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Original Research

Psychiatric Diagnoses Among Transgender and Gender Diverse Patients Compared to Cisgender Patients

Mark Zimmerman, MDa,*; Isabel Benjamin, BAa; and Craig Seijas-Rodriguez, PhDb

Published: September 26, 2022


Background: Sexual and gender minority persons (ie, those reporting sexual orientation other than heterosexual and gender identity other than cisgender, respectively) experience high rates of various forms of psychopathology. However, discussions of sexual minority populations are often focused on aspects of mental health associated with sexual orientation, with relatively less emphasis placed on transgender and gender diverse (TGD) individuals’ mental health. No prior studies have compared psychiatric diagnoses between TGD and cisgender patients presenting for psychiatric treatment in a systematic way using semistructured diagnostic interviews assessing a broad range of disorders.

Methods: Between April 2014 and January 2021, we administered semistructured diagnostic interviews for DSM-IV disorders to 2,212 psychiatric patients, 69 of whom reported TGD identity (ie, gender identity other than cisgender such as transgender, genderqueer, or nonbinary identity). The patients completed a demographic questionnaire on which they indicated their assigned sex at birth and their current gender identity.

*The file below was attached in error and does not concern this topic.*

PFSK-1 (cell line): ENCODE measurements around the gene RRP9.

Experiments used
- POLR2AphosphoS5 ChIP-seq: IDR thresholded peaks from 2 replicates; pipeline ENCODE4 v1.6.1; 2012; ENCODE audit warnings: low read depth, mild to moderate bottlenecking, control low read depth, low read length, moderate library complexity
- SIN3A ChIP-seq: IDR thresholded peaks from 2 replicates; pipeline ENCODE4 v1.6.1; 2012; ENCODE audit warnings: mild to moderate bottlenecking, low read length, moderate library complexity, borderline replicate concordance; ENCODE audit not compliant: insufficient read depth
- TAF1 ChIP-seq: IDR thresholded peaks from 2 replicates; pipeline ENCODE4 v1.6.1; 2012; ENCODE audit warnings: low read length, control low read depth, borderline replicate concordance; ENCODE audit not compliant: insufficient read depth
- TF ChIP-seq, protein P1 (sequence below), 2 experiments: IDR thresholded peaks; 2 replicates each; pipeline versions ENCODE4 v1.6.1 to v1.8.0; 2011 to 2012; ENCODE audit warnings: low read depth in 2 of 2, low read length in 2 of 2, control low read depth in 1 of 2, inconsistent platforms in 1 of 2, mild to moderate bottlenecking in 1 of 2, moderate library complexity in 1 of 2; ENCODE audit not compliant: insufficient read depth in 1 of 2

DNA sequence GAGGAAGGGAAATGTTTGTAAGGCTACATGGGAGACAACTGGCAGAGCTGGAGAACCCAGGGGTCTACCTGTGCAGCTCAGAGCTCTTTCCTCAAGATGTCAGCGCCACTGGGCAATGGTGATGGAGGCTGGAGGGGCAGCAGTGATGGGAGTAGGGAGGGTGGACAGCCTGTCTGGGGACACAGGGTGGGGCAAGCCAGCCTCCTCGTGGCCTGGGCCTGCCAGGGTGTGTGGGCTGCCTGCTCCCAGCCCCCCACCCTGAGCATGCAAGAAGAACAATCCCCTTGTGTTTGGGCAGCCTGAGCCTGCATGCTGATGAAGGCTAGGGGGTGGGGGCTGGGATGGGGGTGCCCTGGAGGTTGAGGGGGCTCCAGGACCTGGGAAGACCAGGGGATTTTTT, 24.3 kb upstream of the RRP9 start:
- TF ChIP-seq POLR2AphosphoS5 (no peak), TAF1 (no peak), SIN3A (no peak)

Results: TGD patients had on average more diagnoses than cisgender patients (3.54 ± 1.88 vs 3.04 ± 1.72, t = 2.37, P = .02). After controlling for age, TGD patients were significantly more likely to be diagnosed with posttraumatic stress disorder and borderline personality disorder than cisgender patients (P < .05).

Conclusions: To the best of our knowledge, this is the first study of psychiatric patients using semistructured diagnostic interviews to compare the frequency of psychiatric disorders between cisgender and TGD patients. These results bear implications for creating gender-inclusive treatment facilities. Psychiatry programs interested in qualifying as Safe Zones and treating TGD patients should have or develop expertise in treating posttraumatic stress disorder and borderline personality disorder.

Volume: 83

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